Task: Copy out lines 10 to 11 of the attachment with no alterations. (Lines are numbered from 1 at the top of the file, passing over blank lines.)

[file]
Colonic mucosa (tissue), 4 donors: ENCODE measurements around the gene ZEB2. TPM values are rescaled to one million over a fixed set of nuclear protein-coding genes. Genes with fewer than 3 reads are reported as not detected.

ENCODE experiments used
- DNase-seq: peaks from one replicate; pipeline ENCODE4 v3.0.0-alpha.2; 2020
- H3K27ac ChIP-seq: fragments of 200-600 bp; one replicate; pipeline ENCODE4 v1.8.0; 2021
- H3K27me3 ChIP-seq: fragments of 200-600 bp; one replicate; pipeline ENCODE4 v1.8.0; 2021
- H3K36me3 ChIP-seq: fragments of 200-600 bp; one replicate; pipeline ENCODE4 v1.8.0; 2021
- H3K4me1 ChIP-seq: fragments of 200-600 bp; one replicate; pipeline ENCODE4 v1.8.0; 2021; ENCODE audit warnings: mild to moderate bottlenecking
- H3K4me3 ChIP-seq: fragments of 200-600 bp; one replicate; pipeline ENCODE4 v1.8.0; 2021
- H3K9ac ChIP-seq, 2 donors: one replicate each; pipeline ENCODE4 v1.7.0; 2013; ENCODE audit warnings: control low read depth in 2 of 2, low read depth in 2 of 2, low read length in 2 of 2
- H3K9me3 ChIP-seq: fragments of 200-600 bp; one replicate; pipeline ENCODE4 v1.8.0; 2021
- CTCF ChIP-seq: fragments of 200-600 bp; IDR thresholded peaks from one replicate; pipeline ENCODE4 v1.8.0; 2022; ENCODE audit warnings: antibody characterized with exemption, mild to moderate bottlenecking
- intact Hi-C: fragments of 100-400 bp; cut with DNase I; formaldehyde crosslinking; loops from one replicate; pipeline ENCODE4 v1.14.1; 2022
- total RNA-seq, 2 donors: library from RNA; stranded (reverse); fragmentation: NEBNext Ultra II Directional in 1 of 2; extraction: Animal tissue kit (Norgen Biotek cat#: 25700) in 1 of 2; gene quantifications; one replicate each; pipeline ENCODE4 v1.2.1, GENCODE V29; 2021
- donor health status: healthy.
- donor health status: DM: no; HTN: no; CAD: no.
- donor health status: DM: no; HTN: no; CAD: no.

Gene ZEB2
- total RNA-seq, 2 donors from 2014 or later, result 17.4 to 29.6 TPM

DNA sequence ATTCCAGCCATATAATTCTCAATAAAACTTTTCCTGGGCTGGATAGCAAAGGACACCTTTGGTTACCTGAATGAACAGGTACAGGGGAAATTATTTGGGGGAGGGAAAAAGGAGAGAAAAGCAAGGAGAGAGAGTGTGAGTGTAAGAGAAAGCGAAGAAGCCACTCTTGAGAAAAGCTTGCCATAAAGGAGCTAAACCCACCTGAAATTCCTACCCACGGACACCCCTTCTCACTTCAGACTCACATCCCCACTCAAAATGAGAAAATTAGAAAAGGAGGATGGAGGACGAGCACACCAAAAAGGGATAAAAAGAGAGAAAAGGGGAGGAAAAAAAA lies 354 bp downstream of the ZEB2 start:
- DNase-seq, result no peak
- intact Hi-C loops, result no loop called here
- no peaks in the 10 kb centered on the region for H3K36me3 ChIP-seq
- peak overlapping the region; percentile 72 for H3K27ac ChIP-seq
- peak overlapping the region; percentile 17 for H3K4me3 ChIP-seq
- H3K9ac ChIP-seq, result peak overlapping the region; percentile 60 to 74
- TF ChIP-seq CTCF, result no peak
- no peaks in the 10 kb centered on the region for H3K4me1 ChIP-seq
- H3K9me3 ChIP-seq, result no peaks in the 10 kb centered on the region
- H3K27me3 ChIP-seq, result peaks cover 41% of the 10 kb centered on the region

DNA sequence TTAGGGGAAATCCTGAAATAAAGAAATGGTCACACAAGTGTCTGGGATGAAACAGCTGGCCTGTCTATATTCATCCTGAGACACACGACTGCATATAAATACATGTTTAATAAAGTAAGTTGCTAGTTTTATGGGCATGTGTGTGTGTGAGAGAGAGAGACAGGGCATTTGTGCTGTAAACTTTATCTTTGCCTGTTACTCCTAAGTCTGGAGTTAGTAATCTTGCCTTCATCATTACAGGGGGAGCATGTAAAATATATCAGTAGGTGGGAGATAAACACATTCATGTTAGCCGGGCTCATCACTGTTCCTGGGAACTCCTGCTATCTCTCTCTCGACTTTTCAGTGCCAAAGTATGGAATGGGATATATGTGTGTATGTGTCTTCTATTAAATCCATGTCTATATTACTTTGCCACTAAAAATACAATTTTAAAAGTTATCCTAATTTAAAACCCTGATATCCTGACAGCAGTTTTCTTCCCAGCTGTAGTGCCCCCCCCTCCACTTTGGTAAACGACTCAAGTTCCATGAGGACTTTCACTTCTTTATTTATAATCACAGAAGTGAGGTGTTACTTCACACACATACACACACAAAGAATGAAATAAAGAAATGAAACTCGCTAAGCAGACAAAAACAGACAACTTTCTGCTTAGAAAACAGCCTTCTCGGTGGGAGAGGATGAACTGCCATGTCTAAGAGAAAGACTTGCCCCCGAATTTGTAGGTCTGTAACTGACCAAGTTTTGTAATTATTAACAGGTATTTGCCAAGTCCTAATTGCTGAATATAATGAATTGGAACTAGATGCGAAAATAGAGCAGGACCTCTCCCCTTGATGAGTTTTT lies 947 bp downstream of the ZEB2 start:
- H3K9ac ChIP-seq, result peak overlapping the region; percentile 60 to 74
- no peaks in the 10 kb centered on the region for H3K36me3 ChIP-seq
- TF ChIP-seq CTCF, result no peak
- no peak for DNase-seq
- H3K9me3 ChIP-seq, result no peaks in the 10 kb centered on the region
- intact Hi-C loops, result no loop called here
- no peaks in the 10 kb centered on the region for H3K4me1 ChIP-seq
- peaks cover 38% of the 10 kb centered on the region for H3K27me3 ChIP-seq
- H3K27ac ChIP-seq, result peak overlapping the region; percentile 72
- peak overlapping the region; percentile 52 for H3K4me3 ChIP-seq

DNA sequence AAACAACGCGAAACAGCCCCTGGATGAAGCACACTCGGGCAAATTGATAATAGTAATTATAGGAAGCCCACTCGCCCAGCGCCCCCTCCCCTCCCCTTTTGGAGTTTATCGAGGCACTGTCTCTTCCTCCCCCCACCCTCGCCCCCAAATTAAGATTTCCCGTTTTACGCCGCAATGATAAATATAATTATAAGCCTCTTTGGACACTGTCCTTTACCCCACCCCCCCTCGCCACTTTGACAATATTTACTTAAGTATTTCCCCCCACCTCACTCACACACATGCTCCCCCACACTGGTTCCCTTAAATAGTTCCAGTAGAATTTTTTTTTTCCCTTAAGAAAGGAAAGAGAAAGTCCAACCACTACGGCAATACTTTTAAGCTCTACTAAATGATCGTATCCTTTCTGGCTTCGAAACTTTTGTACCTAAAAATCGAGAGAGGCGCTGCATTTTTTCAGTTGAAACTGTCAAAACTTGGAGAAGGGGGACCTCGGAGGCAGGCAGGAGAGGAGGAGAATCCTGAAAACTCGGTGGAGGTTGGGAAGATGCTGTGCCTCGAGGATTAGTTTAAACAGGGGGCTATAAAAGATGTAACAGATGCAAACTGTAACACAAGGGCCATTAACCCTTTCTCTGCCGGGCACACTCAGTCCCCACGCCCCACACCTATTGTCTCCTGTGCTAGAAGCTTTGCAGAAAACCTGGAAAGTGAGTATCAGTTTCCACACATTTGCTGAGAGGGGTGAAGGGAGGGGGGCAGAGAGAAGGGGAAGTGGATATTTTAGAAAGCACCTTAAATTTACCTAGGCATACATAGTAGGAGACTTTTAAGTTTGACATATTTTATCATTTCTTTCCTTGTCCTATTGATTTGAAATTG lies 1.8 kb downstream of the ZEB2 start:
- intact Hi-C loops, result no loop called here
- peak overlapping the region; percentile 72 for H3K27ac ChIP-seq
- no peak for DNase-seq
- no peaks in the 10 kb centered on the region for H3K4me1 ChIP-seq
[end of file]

- H3K9me3 ChIP-seq: fragments of 200-600 bp; one replicate; pipeline ENCODE4 v1.8.0; 2021
- CTCF ChIP-seq: fragments of 200-600 bp; IDR thresholded peaks from one replicate; pipeline ENCODE4 v1.8.0; 2022; ENCODE audit warnings: antibody characterized with exemption, mild to moderate bottlenecking